Fluorescent light ‘improves male performance in bed’
A new study has found that exposure to bright light can restore the sinking sexual desires of men during the cold winter months.
Scientists from the University of Siena in Italy have discovered that sitting in front of a light box can increase testosterone levels, boosting sexual satisfaction in the process.
The study was comprised of 38 men who had complained of spiraling sexual desire. Half of the group were treated with a light box, while a secondary group were exposed to an adapted light box that was wired to produce significantly less light.
The participants received doses of light for an hour, during the early morning, for two weeks straight.
The scientists discovered when the study was complete that the men exposed to the bright, unregulated light, recorded a tripling in sexual satisfaction, while the men who sat in front of the
adapted light found that their libido remained significantly depressed.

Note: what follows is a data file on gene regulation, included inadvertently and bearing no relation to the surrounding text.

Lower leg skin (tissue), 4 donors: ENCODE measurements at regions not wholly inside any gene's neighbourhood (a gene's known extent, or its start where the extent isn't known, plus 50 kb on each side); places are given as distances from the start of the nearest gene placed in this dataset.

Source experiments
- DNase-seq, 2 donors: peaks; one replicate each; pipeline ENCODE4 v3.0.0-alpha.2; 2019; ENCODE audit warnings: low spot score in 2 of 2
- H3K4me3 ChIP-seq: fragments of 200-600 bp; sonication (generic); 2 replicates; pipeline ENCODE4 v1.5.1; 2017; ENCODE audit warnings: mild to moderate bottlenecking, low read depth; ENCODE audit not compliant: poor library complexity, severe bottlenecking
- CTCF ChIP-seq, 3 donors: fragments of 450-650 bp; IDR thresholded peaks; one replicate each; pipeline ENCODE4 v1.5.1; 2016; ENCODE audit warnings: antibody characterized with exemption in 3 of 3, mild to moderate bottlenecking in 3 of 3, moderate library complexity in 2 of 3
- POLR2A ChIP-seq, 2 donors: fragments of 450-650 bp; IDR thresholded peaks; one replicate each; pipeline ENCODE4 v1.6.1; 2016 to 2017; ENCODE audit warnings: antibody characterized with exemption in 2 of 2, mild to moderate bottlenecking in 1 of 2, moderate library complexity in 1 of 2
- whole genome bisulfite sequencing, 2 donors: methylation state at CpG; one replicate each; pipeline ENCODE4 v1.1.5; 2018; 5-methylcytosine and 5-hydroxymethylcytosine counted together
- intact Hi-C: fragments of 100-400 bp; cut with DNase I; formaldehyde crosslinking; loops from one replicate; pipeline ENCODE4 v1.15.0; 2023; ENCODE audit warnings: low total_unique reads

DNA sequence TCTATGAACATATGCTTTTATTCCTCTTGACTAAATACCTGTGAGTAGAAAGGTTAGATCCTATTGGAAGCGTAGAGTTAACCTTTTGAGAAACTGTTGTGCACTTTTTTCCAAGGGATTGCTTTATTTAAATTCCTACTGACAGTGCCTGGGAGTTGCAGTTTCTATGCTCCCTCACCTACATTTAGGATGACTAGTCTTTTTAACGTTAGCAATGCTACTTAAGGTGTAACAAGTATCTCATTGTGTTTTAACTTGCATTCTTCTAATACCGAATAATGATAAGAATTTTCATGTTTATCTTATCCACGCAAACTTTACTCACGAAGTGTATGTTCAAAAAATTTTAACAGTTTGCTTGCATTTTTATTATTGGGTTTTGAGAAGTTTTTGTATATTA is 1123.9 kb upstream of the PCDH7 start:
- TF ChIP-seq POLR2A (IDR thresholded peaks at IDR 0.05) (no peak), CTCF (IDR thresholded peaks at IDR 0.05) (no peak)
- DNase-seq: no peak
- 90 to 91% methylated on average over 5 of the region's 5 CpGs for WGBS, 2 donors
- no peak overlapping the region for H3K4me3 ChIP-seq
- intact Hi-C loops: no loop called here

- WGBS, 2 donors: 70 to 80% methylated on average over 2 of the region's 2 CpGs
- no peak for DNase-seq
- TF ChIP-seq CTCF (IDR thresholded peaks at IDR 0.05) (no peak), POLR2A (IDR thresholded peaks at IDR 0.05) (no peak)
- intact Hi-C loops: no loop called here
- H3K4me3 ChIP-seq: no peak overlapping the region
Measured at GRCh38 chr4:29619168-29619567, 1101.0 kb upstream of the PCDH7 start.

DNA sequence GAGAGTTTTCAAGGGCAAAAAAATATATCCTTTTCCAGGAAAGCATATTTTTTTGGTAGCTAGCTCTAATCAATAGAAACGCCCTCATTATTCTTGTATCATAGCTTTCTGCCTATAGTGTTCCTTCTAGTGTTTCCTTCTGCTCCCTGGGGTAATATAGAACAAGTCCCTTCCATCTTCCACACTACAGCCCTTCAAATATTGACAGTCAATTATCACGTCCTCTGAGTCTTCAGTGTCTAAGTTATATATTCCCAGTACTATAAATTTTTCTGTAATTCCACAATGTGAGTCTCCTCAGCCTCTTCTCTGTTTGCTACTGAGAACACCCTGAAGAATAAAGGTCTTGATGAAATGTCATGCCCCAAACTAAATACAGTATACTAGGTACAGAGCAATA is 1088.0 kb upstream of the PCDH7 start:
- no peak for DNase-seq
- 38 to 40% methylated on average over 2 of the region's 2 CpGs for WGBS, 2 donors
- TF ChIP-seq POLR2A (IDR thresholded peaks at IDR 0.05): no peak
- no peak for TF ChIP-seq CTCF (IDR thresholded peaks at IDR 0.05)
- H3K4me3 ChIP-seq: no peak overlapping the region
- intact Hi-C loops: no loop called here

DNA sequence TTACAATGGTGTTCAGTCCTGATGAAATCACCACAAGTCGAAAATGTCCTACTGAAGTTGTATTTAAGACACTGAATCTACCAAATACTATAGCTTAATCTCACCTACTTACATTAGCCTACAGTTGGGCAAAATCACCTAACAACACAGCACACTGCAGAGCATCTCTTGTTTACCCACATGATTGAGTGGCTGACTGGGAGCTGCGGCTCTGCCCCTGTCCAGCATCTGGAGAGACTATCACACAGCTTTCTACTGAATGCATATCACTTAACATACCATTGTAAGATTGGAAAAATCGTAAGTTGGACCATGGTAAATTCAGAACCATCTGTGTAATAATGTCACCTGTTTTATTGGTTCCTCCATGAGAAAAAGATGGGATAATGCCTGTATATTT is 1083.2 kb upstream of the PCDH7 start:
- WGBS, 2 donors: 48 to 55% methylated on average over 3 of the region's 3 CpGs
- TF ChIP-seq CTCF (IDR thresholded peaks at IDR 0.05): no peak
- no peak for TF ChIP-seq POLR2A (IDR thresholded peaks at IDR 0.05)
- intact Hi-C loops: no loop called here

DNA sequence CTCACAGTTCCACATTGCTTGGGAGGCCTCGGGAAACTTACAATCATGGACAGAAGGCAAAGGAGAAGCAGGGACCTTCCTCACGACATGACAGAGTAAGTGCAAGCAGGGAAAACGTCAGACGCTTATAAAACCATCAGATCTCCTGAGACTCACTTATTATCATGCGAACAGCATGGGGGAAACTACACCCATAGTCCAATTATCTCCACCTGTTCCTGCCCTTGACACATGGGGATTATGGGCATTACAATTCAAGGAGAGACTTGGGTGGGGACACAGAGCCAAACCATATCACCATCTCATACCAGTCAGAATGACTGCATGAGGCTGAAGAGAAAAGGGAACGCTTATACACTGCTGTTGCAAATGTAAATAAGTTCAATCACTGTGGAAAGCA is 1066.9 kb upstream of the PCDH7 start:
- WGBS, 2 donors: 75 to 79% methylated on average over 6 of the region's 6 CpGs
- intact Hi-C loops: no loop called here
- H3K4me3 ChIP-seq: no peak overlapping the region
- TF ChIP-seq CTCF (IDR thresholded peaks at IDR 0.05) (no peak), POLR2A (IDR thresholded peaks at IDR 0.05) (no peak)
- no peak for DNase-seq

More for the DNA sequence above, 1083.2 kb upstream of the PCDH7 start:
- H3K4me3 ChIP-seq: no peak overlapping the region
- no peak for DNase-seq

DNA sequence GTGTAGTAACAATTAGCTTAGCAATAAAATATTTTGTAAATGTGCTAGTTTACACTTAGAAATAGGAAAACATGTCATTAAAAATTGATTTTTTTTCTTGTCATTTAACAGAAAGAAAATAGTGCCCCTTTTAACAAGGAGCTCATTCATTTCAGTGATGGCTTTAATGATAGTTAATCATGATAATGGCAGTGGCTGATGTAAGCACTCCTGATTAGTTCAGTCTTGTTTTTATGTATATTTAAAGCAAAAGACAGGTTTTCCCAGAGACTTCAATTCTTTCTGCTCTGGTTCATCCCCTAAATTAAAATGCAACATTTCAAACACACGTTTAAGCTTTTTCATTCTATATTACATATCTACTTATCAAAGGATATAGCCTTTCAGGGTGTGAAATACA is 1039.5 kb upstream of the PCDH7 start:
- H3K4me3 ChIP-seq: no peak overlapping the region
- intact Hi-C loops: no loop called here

When the results were more carefully considered it was found that the men who reported better sex had significantly higher levels of testosterone.
‘In the northern hemisphere, the body’s testosterone production naturally declines from November until April and then rises steadily through the spring and summer with a peak in October,’ Prof Andrea Fagiolini, who led the study commented.
This fact is mirrored in spikes in the birth rate, as June often records the highest rates of conception.
The libido-restoring light box contained bright fluorescent tubes that emitted light at ten times the intensity of the the light emitted by household fixtures.
Light boxes are also used to treat Seasonal Affective Disorder (SAD), which is a depression that strikes during the winter months when the hours of available daylight are at their lowest.
The scientists believe that the light box exposure inhibits the pineal gland in the centre of the brain, which prompted the noted increase in testosterone production.
Testosterone injections, antidepressants, and other medications can be used to treat a collapse in sexual desire, but the use of light would have none of the side effects associated with these options. The results will be presented at the European College of Neuropsychopharmacology (ECNP) Congress in Vienna later in the year.